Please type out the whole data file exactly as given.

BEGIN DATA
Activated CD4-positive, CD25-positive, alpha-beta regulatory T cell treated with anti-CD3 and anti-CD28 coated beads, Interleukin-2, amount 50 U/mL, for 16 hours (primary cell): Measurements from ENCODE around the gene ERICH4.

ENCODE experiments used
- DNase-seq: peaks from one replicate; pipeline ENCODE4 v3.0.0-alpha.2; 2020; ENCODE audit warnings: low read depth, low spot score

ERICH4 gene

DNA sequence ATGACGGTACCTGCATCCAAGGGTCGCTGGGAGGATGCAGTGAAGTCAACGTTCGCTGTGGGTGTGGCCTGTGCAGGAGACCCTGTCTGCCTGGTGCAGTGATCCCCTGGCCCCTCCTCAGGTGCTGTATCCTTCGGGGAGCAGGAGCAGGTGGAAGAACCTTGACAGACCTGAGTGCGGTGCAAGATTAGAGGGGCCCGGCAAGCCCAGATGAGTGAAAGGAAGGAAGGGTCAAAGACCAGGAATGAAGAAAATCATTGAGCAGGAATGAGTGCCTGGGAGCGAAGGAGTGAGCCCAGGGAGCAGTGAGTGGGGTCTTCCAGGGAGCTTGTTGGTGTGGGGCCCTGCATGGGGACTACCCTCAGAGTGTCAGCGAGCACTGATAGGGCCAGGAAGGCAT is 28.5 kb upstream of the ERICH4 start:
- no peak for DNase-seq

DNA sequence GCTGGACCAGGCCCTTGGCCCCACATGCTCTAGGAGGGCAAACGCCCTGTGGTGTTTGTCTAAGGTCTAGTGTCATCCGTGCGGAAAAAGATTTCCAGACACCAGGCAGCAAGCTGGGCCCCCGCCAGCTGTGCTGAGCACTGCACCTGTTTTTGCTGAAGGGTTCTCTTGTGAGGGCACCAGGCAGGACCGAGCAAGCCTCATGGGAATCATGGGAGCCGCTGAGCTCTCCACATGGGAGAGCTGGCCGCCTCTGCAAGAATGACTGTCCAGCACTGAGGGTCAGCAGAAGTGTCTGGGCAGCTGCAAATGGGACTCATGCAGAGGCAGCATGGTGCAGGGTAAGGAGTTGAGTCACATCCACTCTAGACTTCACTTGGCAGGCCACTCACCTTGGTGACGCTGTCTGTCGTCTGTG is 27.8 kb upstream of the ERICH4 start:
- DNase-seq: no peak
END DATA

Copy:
Activated CD4-positive, CD25-positive, alpha-beta regulatory T cell treated with anti-CD3 and anti-CD28 coated beads, Interleukin-2, amount 50 U/mL, for 16 hours (primary cell): Measurements from ENCODE around the gene ERICH4.

ENCODE experiments used
- DNase-seq: peaks from one replicate; pipeline ENCODE4 v3.0.0-alpha.2; 2020; ENCODE audit warnings: low read depth, low spot score

ERICH4 gene

DNA sequence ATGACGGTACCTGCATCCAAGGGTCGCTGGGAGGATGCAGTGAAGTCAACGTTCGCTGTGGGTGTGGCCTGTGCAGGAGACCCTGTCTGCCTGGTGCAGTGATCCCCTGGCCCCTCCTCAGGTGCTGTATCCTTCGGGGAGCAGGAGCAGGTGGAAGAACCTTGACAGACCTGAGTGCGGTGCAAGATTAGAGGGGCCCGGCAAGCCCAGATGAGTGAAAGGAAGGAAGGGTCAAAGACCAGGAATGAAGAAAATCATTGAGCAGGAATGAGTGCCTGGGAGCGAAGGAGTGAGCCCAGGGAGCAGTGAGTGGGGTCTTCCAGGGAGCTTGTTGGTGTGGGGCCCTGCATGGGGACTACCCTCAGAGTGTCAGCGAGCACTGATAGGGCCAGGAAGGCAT is 28.5 kb upstream of the ERICH4 start:
- no peak for DNase-seq

DNA sequence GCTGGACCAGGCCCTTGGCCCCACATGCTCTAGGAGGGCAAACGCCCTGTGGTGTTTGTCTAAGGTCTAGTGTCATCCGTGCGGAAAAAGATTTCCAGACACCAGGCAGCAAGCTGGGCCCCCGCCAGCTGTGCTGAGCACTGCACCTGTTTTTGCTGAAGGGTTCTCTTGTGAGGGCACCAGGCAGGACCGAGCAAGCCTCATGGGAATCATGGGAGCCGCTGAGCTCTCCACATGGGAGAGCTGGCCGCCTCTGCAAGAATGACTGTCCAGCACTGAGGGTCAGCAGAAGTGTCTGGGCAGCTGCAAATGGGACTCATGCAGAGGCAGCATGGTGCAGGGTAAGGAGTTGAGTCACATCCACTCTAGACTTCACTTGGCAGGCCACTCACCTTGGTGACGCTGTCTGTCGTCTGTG is 27.8 kb upstream of the ERICH4 start:
- DNase-seq: no peak